The pace of U.S. factory activity surged in December, propelling the manufacturing industry to its best year since 2004. The Institute for Supply Management’s leading index, the PMI, grew by 1.5 percent to reach 59.7 percent in December. That brought 2017 to an average PMI of 57.6 percent.
“This is the second highest number in seven years—the only higher number was post-hurricanes,” said Tim Fiore, chair of the ISM’s manufacturing services business committee. “At that time growth was driven by supplier deliveries. That's been replaced by new orders. [December’s index] is a ‘cleaner’ PMI than we have seen in a long time.”
New orders led the end-of-year surge, increasing by 5.4 percentage points to reach 69.4 percent. “That’s the highest we’ve seen in 14 years,” said Fiore. The ISM’s production index reached its highest level since 2010, increasing by 1.9 percent to 65.8. Any number above 50 indicates the economy is expanding. “Those are the numbers you like to see go up — new orders and production,” Fiore said. “I think that puts us in a position of underlying strength and the next few months will flow right along with that.”
Moreover, inventories are declining, meaning manufacturers have to catch up. The ISM's index of customer inventories fell to 42 from 45.5, signaling stockpiles were declining at a faster pace. Factory inventories contracted for the third straight month. “We saw a lot of activity at the end of the year around placing orders for short-term delivery,” Fiore explained. “Companies were focusing in on closing a strong year, but they didn’t want to blow through their budgets. Even with all that activity manufacturers were not able to keep up with demand.”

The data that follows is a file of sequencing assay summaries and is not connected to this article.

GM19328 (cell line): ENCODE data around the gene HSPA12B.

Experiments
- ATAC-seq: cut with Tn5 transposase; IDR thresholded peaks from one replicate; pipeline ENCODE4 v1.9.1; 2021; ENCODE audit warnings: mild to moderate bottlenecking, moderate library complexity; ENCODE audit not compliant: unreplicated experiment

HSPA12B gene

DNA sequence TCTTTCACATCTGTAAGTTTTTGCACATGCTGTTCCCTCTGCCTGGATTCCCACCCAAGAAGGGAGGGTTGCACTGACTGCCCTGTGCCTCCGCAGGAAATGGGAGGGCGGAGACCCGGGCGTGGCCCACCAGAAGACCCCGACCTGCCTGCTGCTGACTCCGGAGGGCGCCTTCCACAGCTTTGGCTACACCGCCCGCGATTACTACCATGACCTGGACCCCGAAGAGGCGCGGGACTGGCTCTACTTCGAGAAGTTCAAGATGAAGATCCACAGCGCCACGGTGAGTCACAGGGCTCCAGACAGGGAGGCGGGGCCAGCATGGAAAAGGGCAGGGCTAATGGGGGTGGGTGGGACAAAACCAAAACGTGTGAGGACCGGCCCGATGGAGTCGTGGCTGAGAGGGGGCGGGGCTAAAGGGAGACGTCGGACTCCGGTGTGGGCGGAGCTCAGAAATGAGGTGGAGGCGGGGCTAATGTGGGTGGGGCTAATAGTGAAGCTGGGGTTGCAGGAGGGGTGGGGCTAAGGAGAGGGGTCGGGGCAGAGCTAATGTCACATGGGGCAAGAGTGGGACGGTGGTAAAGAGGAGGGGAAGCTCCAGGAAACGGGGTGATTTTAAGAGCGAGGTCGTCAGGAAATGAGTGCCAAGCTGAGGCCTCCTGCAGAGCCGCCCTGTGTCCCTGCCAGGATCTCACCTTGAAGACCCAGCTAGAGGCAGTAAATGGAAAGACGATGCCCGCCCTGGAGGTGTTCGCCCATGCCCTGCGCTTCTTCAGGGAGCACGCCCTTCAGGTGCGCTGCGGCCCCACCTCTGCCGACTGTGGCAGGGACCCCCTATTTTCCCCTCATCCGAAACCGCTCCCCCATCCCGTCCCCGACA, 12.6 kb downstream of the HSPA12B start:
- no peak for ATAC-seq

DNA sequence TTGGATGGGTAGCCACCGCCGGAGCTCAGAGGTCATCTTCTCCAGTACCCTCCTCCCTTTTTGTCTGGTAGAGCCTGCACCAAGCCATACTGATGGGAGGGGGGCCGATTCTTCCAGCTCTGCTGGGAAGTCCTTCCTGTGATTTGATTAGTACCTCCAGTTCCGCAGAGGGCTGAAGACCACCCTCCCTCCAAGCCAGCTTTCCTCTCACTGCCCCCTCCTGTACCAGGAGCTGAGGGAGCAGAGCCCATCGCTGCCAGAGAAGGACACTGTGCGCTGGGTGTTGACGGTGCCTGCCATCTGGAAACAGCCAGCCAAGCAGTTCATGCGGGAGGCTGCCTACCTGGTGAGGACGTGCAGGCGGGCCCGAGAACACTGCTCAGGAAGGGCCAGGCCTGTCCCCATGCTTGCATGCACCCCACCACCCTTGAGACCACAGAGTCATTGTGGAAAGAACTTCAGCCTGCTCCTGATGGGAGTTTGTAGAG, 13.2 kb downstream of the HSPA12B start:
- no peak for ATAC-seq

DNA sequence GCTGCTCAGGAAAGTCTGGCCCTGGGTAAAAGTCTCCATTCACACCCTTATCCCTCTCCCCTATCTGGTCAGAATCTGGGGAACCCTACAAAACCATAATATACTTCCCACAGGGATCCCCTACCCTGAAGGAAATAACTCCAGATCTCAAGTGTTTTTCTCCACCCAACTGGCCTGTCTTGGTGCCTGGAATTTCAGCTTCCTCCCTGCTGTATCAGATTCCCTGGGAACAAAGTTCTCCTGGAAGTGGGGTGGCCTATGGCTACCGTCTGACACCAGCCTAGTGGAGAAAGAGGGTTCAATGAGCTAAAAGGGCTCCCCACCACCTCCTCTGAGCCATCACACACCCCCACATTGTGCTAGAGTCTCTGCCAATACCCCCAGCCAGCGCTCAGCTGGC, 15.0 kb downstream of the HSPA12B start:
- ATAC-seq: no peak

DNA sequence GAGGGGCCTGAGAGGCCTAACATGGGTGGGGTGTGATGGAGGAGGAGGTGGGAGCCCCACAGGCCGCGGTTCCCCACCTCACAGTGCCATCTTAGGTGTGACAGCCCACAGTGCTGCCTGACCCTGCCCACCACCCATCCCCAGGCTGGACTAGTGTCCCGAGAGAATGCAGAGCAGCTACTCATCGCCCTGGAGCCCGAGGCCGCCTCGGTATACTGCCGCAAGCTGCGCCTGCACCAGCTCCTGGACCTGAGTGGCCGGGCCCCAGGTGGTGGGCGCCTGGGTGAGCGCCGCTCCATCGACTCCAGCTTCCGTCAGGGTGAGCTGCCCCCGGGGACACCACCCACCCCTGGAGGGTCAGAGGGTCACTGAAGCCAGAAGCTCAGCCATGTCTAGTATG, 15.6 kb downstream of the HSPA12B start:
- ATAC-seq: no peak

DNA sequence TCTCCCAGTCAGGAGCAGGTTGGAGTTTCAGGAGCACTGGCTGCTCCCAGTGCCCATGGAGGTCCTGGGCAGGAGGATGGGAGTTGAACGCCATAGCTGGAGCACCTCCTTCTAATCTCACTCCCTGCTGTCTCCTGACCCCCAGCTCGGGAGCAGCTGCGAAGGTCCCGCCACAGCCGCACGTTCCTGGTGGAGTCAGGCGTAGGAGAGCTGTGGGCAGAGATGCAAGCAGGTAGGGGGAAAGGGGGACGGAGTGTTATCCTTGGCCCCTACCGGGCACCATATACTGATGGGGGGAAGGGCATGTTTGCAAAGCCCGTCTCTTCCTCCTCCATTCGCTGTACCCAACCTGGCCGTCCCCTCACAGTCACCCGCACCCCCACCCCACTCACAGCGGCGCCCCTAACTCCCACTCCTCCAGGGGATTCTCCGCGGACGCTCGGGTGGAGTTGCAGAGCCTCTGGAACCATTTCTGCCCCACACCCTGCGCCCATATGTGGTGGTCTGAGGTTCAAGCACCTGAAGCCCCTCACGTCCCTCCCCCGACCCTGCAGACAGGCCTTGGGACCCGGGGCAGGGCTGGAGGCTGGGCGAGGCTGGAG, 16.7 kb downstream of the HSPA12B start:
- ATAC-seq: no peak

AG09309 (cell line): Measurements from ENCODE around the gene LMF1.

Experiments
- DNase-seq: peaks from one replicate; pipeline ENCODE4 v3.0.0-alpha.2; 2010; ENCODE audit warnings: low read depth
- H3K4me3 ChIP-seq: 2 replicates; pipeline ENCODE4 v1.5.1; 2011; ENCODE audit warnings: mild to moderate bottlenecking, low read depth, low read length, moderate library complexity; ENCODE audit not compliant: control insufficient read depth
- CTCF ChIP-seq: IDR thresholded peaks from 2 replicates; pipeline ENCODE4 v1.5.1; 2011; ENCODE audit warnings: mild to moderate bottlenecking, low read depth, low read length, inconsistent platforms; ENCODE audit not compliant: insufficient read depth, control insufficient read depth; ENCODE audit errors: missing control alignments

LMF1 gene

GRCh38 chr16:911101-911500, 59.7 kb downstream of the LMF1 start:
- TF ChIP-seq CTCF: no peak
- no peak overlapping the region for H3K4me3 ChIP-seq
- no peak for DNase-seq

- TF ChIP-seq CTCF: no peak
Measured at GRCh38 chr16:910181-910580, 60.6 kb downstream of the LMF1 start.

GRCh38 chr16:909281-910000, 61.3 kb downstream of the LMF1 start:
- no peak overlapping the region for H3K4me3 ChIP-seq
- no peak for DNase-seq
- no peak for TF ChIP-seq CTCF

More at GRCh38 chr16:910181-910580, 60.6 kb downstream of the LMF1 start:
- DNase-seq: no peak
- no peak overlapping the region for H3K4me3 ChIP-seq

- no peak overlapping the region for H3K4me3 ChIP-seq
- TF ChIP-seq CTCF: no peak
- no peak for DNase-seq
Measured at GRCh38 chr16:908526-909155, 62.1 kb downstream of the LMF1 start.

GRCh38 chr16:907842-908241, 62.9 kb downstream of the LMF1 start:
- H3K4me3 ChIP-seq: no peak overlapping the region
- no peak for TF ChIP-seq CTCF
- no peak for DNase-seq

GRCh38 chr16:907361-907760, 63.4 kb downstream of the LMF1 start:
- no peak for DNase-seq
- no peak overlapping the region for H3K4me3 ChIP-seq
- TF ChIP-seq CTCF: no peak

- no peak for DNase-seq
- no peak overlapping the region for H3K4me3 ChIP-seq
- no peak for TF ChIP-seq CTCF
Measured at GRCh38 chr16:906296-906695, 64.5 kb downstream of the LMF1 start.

Manufacturers are seeing customers opening their wallets. “We are seeing a ramp-up with companies releasing early 2018 spend now,” a computer and electronic products executive told the ISM. “Business conditions are good; we are tracking well to our projections for the year,” said another manufacturer. Comments from the ISM panel reflect expanding business conditions, said Fiore, with new orders and production leading gains; order backlogs expanding at a faster rate; and export orders and imports continuing to grow in December. "Supplier deliveries continued to slow [improving] at a faster rate, and inventories continued to contract at a slower rate during the period," he added.
If anything dampens 2018, it will be employment and increased prices. Manufacturing employment in December decreased by 2.7 points to 57, and the prices index grew 3.5 percentage points to 69. This is the 22nd consecutive month manufacturers have faced increases in raw materials prices.
Although employment is still expanding, its rate declined in December, Fiore explained. Manufacturers reported late last year they were having difficulty finding qualified employees. “The overall trend is still up,” Fiore said, “and I think the next couple of months will sort things out.” Many companies are taking advantage of the passage of the new U.S. tax plan to give employees a one-time bonus, which impacts hiring in the short-term. “However, with the new tax provisions and the repatriation of revenue there is no reason why employment won’t be strong in 2018. I think the next couple of months will tell the difference,” Fiore said.
The passage of the new U.S. tax law was not factored into the ISM’s December data, he added. “I think there’s only upside there,” Fiore said.